Add to that the tax ramifications of large families and church contributions - both of them deductions - and Utah ends up with a tax base that is 20 percent smaller than other states with comparable tax rates, according to the Utah Foundation.
These days, every state and major city in the nation has an economic development plan, some more flamboyant, ingenious and costly than others. Baltimore outfitted a 100-foot clipper schooner called The Pride of Baltimore, which sailed around the world drumming up business for the city until the boat sank north of Puerto Rico two years ago.
Tennessee's economic development strategy has offered plenty of incentives to lure Japanese businesses, including the promise of free driving lessons for Japanese plant managers. And California spends somewhere between $5 million and $10 million a year on corporate recruiting alone.
Utah can't afford to play the economic development game on quite those terms. But its efforts are not minor league, either. In fiscal year 1989, the state will spend $15 million on economic development programs. That doesn't count the money that counties and cities around the state will spend. Or the federal money that goes into grants and loan programs. Or the investment of private capital.
With all these programs and all that money, are we just spinning our wheels or are we making progress? The answer depends on who you ask.
Rick Thrasher, president and chief executive officer since early May of Utah Economic Development Corp., says the answer may lie in forging a stronger public and private sector partnership.
The corporation is working to stimulate economic growth in the Salt Lake area. The Salt Lake Area Chamber of Commerce was a moving force in establishing the corporation.
Thrasher said UEDC is an umbrella organization whose objective is to unite the public and private sectors, particularly political subdivisions, in a uniform effort toward stimulating the economy.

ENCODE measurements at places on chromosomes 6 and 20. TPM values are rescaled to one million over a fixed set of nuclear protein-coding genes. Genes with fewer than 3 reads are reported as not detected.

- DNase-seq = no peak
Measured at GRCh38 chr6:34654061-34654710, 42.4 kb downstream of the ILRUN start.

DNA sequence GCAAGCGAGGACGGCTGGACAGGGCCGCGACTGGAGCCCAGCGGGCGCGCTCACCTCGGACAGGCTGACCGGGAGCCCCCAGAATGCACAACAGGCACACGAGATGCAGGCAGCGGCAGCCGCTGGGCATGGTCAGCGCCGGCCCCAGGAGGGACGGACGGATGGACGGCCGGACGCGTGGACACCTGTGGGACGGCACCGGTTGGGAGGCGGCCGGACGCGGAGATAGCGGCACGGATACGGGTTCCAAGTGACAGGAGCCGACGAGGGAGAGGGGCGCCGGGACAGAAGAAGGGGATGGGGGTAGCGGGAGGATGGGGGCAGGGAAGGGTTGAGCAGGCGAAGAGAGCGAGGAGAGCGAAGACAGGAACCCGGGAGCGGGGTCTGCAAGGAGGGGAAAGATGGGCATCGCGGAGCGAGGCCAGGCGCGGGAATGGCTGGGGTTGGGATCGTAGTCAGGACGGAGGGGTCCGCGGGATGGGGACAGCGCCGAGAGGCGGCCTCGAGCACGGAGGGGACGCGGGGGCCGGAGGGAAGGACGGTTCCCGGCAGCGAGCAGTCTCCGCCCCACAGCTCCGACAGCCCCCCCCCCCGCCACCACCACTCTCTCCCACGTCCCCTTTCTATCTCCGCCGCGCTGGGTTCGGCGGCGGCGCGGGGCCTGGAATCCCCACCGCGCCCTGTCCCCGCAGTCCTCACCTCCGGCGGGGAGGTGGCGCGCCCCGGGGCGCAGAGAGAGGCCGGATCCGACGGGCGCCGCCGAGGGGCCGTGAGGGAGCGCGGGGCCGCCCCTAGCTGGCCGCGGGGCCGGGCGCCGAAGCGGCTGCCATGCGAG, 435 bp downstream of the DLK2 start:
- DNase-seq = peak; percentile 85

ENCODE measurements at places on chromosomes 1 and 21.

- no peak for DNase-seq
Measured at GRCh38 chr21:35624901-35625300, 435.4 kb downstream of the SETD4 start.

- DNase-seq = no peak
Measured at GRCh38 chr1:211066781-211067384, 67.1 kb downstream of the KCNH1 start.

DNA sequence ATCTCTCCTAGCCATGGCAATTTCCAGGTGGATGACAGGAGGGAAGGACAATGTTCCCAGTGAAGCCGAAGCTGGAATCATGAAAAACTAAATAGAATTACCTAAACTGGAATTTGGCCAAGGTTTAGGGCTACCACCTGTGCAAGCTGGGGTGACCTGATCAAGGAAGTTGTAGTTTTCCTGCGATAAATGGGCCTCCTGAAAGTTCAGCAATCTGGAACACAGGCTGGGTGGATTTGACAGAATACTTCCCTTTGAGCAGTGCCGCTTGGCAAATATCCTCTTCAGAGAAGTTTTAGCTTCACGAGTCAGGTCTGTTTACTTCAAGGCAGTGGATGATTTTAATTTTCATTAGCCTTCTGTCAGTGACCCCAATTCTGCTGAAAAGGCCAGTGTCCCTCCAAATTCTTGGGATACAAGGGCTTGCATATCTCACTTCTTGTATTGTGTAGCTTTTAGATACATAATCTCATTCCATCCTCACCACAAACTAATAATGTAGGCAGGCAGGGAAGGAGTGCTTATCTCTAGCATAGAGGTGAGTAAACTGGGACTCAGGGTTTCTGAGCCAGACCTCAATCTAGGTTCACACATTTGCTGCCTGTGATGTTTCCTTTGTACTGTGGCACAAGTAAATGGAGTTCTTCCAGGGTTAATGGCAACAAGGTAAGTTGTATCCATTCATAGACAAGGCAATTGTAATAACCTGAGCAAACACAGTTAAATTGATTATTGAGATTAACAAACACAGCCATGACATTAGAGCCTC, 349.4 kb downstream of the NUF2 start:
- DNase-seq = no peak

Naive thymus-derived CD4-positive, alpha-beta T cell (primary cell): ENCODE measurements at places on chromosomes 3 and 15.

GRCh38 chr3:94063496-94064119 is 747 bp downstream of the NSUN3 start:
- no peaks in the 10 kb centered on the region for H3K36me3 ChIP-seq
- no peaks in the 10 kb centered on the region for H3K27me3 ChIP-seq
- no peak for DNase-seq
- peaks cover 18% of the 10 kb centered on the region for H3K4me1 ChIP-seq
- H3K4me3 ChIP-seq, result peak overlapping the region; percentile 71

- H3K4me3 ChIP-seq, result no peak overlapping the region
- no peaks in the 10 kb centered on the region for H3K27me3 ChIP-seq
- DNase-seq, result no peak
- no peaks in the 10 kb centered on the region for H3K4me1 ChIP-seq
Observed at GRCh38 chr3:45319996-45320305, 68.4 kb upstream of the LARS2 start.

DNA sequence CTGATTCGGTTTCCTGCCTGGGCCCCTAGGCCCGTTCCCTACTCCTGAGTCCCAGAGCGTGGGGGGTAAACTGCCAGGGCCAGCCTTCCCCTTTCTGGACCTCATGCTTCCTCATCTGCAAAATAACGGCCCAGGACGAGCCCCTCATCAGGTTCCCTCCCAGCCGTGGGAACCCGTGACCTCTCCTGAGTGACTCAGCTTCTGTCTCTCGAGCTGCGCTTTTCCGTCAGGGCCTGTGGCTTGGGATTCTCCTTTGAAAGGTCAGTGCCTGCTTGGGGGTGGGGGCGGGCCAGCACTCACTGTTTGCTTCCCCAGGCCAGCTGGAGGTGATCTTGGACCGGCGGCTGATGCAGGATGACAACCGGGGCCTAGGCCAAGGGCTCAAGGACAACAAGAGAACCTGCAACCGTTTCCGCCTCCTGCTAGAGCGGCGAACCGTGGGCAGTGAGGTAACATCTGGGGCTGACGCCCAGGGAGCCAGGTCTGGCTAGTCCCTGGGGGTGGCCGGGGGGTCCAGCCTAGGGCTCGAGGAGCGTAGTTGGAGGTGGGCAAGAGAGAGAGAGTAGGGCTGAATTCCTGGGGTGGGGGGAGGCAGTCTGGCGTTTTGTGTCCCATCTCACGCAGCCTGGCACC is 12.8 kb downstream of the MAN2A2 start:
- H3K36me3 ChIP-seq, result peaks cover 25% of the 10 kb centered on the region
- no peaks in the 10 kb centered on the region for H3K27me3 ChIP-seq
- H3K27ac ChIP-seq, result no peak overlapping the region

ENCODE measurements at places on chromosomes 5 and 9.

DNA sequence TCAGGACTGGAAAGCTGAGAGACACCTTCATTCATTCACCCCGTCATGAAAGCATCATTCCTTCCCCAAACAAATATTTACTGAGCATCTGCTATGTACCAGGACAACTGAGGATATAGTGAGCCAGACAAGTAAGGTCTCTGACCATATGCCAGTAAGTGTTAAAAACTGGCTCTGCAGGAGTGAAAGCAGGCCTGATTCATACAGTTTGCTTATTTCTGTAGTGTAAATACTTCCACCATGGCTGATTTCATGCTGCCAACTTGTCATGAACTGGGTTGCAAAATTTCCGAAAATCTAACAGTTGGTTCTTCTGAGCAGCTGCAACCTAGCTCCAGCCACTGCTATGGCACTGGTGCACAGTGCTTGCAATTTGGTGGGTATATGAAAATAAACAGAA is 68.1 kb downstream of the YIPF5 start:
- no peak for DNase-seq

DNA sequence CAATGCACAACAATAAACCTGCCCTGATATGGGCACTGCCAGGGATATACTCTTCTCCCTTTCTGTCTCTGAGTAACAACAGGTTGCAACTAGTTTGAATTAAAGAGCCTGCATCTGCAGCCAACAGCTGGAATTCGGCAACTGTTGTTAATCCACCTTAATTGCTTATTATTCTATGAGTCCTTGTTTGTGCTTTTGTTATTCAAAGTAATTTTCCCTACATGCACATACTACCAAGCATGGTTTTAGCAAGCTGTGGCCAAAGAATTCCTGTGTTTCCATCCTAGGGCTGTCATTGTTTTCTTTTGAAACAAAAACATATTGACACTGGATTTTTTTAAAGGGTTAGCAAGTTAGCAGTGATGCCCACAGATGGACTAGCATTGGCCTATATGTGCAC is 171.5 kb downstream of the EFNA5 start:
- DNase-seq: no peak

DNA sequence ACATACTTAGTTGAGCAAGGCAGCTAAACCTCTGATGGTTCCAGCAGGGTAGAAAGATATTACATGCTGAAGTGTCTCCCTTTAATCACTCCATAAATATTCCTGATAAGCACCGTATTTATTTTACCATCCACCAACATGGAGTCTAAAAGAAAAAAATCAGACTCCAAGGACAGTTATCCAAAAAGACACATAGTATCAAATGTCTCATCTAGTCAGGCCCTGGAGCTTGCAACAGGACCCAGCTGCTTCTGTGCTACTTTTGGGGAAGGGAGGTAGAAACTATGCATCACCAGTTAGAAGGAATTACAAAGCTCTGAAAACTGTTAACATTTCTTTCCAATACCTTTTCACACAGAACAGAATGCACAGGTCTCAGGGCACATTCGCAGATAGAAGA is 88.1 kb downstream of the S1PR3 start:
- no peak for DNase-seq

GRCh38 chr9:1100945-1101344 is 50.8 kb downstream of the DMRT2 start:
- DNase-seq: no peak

"We present the area that we represent without being overly concerned with the boundaries of political subdivisions. If someone chooses to locate in one municipality versus another it is because the conditions of a given site best meet a client's needs," he said.
Thrasher said the "growth of political subdivisions is the responsibility of the politicians. The growth of the economic area we serve is our responsibility. Our job is to lift the tide, and a rising tide lifts all ships," he added.
Salt Lake Area Chamber of Commerce president Fred S. Ball said he's worked personally with many different directors and staff people in the state over the last 18 years, and he feels he has a better relationship with the current group of state officials than any of the others. But at the same time, he's also heard businessmen complain about the state's efforts.
Critics talk derisively about "The Daves": David W. Adams, executive director of the state's Department of Community and Economic Development; David J. Grant, director of the division's department of economic development; and David Johnson, who, until the department was recently privatized, headed the state's sports marketing efforts.
One of the trio's most vocal critics has been Utah legislator Joanne Milner, a Democrat from Salt Lake City, who states flatly: "One of the greatest deterrents to the success of Utah's economic development has been the ineptitude of persons in very key positions. . . . Are they the kind of image we want to present about Utah?"